When it comes to getting dressed for their weddings, women are emphasizing footwear, and many are willing to shell out serious cash to tread down the aisle in a standout pair.
“[Women] use a different head when buying bridal shoes,” said designer Charlotte Olympia Dellal, whose label, Charlotte Olympia, launches its first bridal collection this month. “They invest more time and money [because] they want a shoe that makes them feel extra special and acts as a keepsake.”
And Dellal is not alone. Other high-end brands have recently debuted bridal categories or revamped their existing offerings in the area. Jimmy Choo, Loeffler Randall and Giuseppe Zanotti are among the labels that have heeded the call, creating bridal collections that include more styles and fresh looks. Still, experts warn, as the category expands, the competition — especially in the lower-priced tier — becomes more intense.
Dellal said her new line, called Runaway Bride, was inspired by a gap in the market for fashionable wedding styles at higher price points.
Retailers noted that wedding fashions in general resonate with customers right now.
“Trends within the ready-to-wear market have transitioned to bridal,” said Nicole Sewall, DMM for the BHLDN bridal boutique, noting that sought-after styles for the season range from architectural, structured silhouettes to graphic details and playful flowers. “Candy colors and touches of shine, whether from a beautiful patent leather or a silk jacquard, are also important.”
“We’ve dressed brides in glittery flat sandals for a beach wedding in the Maldives and white ankle cowboy boots for a ranch wedding in Texas,” added Sandra Choi, creative director of Jimmy Choo, which enhanced its bridal business for 2012. The label added several new styles, including a gold, glitter-festooned high-top wedding sneaker, which retails from $400 to $2,300.
Charlotte Olympia has taken a non-traditional approach to bridal: The new collection includes sculptural stilettos, platforms and booties with leopard print, crimson shades and other bold textures and colors. Prices range from $650 to $1,300, and the footwear will retail at Charlotte Olympia’s London flagship, its soon-to-open boutique in New York and on the brand’s e-commerce site, as well as at high-end retailers such as Bergdorf Goodman and Neiman Marcus.
“I don’t believe that wedding shoes should just be available in different shades of satin,” Dellal said. “I love color and using different textiles and making shoes that have a bit of personality, [and this] translates into my bridal collection.”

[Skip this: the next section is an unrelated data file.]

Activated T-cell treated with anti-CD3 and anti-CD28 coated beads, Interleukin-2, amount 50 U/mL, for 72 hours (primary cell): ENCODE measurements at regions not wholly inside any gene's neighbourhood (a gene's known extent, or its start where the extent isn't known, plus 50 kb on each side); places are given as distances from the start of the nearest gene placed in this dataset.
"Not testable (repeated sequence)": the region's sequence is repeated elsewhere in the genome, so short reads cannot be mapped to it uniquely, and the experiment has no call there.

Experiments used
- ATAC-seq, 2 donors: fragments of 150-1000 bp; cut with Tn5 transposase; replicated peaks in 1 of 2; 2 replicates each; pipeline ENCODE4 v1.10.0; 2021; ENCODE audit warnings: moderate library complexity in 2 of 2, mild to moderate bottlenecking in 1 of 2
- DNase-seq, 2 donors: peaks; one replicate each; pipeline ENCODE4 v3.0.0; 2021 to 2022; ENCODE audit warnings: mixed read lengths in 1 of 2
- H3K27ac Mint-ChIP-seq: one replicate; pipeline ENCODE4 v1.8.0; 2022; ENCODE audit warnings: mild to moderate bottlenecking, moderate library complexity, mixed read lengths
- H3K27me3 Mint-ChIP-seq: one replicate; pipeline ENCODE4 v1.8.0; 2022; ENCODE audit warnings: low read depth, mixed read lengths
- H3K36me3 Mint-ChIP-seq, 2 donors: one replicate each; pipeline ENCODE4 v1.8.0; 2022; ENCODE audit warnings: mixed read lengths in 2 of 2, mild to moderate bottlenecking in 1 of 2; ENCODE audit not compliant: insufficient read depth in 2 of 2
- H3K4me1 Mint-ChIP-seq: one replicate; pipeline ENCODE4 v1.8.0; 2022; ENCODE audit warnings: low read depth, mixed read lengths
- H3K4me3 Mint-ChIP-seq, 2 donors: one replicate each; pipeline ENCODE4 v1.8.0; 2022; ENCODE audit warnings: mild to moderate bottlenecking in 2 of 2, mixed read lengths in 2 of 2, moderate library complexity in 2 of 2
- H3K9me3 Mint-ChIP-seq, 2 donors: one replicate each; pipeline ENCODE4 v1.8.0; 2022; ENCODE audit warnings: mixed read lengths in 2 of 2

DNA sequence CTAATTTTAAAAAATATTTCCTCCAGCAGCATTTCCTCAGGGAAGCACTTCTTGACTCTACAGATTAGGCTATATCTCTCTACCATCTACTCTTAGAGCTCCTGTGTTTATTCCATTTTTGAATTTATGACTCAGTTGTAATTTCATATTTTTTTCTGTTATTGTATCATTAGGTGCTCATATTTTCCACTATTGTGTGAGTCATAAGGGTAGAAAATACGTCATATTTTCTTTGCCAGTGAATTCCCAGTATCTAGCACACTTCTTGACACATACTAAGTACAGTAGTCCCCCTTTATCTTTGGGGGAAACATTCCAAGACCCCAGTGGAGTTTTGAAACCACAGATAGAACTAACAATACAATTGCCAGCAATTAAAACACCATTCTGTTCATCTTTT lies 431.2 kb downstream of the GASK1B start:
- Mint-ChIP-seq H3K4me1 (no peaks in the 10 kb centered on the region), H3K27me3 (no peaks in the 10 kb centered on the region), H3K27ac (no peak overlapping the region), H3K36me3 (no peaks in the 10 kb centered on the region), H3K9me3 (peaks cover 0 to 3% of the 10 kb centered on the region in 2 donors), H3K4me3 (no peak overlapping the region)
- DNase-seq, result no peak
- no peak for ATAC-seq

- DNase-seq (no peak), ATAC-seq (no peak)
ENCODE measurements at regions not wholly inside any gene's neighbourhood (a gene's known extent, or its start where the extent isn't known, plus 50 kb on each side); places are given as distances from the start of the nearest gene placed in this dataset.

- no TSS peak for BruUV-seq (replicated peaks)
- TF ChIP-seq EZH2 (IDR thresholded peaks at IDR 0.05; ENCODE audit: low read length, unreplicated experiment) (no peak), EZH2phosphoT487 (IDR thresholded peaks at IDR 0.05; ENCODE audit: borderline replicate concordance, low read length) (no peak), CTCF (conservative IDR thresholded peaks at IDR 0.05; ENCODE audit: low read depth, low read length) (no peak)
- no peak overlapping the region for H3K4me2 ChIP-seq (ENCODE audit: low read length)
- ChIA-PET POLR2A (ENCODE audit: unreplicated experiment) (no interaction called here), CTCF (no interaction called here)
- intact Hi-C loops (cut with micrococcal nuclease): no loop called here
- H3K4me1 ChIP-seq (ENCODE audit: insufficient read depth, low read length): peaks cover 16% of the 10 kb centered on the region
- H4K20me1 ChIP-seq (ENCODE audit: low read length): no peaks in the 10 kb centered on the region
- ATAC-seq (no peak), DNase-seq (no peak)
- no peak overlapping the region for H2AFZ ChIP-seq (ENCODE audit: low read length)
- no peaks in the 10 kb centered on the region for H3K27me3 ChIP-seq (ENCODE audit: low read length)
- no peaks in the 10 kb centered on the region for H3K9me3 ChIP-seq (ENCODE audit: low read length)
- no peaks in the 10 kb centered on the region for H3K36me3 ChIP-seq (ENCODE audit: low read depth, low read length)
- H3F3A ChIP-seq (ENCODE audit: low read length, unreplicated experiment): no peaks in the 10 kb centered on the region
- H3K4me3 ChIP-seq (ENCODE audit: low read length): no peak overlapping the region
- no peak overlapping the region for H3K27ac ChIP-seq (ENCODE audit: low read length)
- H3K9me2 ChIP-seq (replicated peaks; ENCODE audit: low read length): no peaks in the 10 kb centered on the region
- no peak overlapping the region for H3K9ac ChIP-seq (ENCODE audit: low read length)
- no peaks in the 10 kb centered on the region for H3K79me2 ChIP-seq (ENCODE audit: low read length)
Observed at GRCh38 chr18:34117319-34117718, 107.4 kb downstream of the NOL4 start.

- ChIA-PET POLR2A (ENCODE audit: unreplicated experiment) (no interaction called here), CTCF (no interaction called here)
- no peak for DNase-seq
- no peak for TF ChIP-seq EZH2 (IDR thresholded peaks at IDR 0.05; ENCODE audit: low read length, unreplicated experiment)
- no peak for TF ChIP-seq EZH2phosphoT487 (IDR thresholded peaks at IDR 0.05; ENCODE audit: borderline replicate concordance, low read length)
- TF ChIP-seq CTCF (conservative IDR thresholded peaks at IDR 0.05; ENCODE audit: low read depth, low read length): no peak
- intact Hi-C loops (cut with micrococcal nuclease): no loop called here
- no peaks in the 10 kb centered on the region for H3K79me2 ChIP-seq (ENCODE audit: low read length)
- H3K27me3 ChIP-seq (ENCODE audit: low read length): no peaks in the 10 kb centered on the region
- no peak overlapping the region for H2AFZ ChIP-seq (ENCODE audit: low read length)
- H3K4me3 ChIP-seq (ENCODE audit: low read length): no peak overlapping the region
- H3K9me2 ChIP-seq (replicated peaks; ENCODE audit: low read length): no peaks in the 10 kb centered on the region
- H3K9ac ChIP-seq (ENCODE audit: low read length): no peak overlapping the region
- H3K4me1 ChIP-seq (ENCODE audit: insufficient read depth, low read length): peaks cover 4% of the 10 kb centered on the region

Loeffler Randall also was responding to customers who asked for more luxurious, fashion-forward styles when it launched its bridal line a year ago, said designer Jessie Randall. The shoes range from subtle single-sole styles in satin to strappy sandals in snake-print leather, starting at $300.
“[Bridal customers] were all in search of something a little different, something I wasn’t really seeing in the marketplace,” Randall said. “[They] wanted a mix of silhouettes that [were] a bit less traditional, yet were done in beautiful raw materials that are both timeless and elegant.”
Loeffler Randall e-commerce director Stephanie Draves noted that the brand’s bridal business has been robust both online and off. The company added four new styles to the mix for spring and plans to grow the collection further for fall.
“We’ve had a great reaction,” Draves said. “Brides are looking for more options. They want to have [a shoe] that is true to their style — something feminine and modern, but that has a little edge. We also have noticed that a lot of brides want to wear metallic, so we added [that for spring].”
Despite such developments, the market has some challenges ahead, said experts.
Shane McMurray, CEO and founder of The Wedding Report, a firm that tracks consumer trends for the industry, noted that high-end brands in all areas of bridal are facing competition from well-known designers who have responded to economic concerns by collaborating with more moderately priced labels.
“Looking at the luxury side of the equation, I actually see it shrinking a little bit,” McMurray explained. “Designers are creating lines so they can reach down into the lower end of the market. For example, Vera Wang and a lot of other [luxury goods] designers have created [diffusion gown and shoe] lines for retailers such as David’s Bridal.”
And though the trend is primarily in wedding apparel right now, McMurray predicted it could also trickle down to footwear. “If the luxury [shoe market] does shrink, you will have to look at other areas [for growth],” he said.
Indeed, competition has been heating up in the mainstream bridal market over the last couple of years. Steve Madden, Ivanka Trump and Charles David all launched the category for spring ’11. Foot Petals also bowed a collection of wedding shoes that same season, only to abandon the initiative not long after.
But for now, the main challenge among high-end designers is finding ways to create repeat business after the one-time event.
Jimmy Choo is addressing that concern by striving to offer a complete experience for brides-to-be and their wedding parties. The label recently debuted a dedicated bridal section on its e-commerce site, complete with a wedding advisory service and a page for brides to post their own wedding-day “Choo Stories” and photographs. Offline, select brick-and-mortar locations have added in-store salons that pull out all the stops, providing “champagne shopping days” for the bride’s entire group.
Jimmy Choo’s Choi said the goal is for the luxe styles and star treatment to convert bridal clients into loyal brand customers.
“Bridal is often a client’s first introduction to Jimmy Choo,” she said, “[so] we offer the same full range of services to brides as we do for celebrities.”